Suicide prevention program scheduled for Dec. 4 at Pinconning Library
PINCONNING — The Pinconning Library is slated to host a program in December designed to educate people about what may cause others to think about suicide, as well as intervention methods to deal with the situation.
Barb Smith, coordinator of the Yellow Ribbon Suicide Prevention Program of Bay County, as well as the facilitator of the local Survivors of Suicide Support Group, is scheduled to present the program “Youth Suicide Prevention and Intervention: A Training for Suicide Providers.” The program is scheduled to take place between 10 a.m. and 12:30 p.m. Friday, Dec. 4 in the Pinconning Branch Library’s Community Room.
Kim Martini, prevention coordinator for Bay Arenac Behavioral Health, said the group is geared toward the following groups: service providers at helping agencies in Northern Bay and Arenac Counties, school staff, and anyone who works with adults and/or youth. She also said attendees of the program will learn about the following topics: prevalence of suicide, what causes suicide, risk factors and warning signs, signs and symptoms, and how to help.
Smith said while suicide rates themselves are no different around the holidays than at any other time, depression issues can be magnified during this time of the year. “It can be loneliness, and for the elderly it can be a reminder of their youth,” she said. “It can be a time of turmoil, where families go through challenging times. Family gatherings can be more painful. Job losses and financial burdens are also a factor, and can involve a sense of failure.”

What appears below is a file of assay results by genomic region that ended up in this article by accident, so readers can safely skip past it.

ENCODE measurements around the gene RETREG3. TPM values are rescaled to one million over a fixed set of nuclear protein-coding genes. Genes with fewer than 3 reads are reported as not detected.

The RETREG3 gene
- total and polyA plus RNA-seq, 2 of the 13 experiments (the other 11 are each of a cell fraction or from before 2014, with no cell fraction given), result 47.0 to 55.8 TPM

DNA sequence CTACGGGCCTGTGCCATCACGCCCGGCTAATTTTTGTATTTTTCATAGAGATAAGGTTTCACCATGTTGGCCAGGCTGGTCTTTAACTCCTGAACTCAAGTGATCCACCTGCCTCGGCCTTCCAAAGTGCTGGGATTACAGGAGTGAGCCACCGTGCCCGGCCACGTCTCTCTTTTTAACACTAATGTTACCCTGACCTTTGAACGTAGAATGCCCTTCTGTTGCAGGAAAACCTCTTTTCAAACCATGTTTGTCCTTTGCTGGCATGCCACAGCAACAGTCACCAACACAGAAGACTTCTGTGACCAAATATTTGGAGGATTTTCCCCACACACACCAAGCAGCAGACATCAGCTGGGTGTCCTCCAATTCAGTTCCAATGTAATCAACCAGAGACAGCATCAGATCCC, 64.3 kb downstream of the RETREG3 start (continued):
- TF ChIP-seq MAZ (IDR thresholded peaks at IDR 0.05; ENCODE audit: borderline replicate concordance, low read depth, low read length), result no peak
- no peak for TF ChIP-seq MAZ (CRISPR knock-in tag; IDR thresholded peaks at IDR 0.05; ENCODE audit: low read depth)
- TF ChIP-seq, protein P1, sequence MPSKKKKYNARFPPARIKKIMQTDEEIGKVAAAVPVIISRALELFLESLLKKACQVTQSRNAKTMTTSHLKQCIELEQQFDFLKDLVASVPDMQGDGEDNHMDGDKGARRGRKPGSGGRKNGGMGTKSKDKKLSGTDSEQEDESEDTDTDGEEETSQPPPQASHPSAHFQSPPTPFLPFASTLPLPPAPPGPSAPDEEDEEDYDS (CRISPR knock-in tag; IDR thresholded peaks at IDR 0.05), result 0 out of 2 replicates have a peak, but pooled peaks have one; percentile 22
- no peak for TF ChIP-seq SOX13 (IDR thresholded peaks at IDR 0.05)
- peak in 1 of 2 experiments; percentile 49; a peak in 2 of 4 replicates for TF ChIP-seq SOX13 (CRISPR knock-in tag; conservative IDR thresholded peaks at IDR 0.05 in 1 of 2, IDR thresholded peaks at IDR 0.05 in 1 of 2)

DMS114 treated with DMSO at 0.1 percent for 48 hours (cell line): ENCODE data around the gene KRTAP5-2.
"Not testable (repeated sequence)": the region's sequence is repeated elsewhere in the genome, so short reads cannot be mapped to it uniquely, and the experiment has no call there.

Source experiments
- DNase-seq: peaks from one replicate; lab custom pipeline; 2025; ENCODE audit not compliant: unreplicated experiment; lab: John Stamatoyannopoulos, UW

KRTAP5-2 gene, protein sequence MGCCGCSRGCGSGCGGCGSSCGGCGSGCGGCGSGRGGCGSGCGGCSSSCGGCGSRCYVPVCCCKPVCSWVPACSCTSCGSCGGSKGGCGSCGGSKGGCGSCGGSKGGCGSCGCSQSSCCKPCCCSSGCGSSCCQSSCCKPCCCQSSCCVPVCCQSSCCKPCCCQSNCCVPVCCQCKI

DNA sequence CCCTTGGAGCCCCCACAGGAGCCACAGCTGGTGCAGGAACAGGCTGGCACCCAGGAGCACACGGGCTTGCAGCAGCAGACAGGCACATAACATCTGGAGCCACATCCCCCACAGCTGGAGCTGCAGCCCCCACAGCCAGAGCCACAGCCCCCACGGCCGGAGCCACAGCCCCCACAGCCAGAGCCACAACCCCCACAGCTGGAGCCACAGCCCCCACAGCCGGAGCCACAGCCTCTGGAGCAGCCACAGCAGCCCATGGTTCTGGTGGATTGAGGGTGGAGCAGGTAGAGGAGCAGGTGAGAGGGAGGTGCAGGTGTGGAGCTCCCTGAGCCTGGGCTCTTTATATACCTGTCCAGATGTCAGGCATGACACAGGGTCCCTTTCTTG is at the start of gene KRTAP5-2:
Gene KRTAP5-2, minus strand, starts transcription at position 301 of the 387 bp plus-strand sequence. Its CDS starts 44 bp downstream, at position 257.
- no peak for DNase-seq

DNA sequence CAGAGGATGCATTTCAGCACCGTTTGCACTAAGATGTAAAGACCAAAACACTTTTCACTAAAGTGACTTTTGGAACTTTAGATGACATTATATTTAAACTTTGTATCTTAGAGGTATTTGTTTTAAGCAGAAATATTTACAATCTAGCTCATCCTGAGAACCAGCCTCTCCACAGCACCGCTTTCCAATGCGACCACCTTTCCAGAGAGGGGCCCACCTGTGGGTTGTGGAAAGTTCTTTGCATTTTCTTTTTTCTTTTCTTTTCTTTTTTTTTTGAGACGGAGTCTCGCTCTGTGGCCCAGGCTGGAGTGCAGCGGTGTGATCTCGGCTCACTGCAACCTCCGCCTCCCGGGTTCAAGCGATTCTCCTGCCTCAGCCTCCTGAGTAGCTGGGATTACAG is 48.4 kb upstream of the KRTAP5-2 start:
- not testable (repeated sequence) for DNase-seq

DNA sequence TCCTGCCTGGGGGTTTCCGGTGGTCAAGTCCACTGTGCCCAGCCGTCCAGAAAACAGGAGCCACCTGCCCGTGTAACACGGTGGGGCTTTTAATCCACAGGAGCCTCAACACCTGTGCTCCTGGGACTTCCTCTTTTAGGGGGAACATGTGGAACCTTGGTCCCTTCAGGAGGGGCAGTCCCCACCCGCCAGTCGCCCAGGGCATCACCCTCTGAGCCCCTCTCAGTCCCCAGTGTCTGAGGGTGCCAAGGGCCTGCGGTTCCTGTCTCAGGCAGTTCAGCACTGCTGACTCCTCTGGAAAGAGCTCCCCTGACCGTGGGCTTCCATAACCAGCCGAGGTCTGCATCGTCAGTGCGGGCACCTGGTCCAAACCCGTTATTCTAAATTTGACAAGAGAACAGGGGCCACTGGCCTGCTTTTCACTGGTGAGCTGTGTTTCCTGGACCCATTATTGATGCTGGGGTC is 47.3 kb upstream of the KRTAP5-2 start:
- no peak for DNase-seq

She also said a feeling of hopelessness can be prevalent during the holiday season, and listed some warning signs among those who are thinking about suicide, such as changes in their interactions with family members and verbalizing their intentions (in other words, stating that this will be the last holiday they spend with their family). Smith said about 80 percent of those who end up taking their own lives talking about taking that action before they actually do so.
In order to deal with that situation, Smith said family members should make sure everyone is included during family gatherings, and if someone is not interested in joining, then others should try to find out what the real reason is for that person not wanting to join that event.
As far as school-aged children are concerned, Smith said another warning sign is students acting out in the classroom.
“School counselors will notice that,” she said. “So many kids don’t want to go home for Christmas.”
Keeping close family ties and not being as preoccupied with gift-giving are important ways to help out those who may be feeling depressed during this time of the year, Smith said. “We have to be more vigilant with our own families and invite those who have nowhere to go,” she said. “We have to find the small joys in life and find people that bring us joy.”
Smith said those people who are struggling with depression or suicidal thoughts should call 1-800-273-TALK (3255) or the local crisis number, 1-800-327-4693.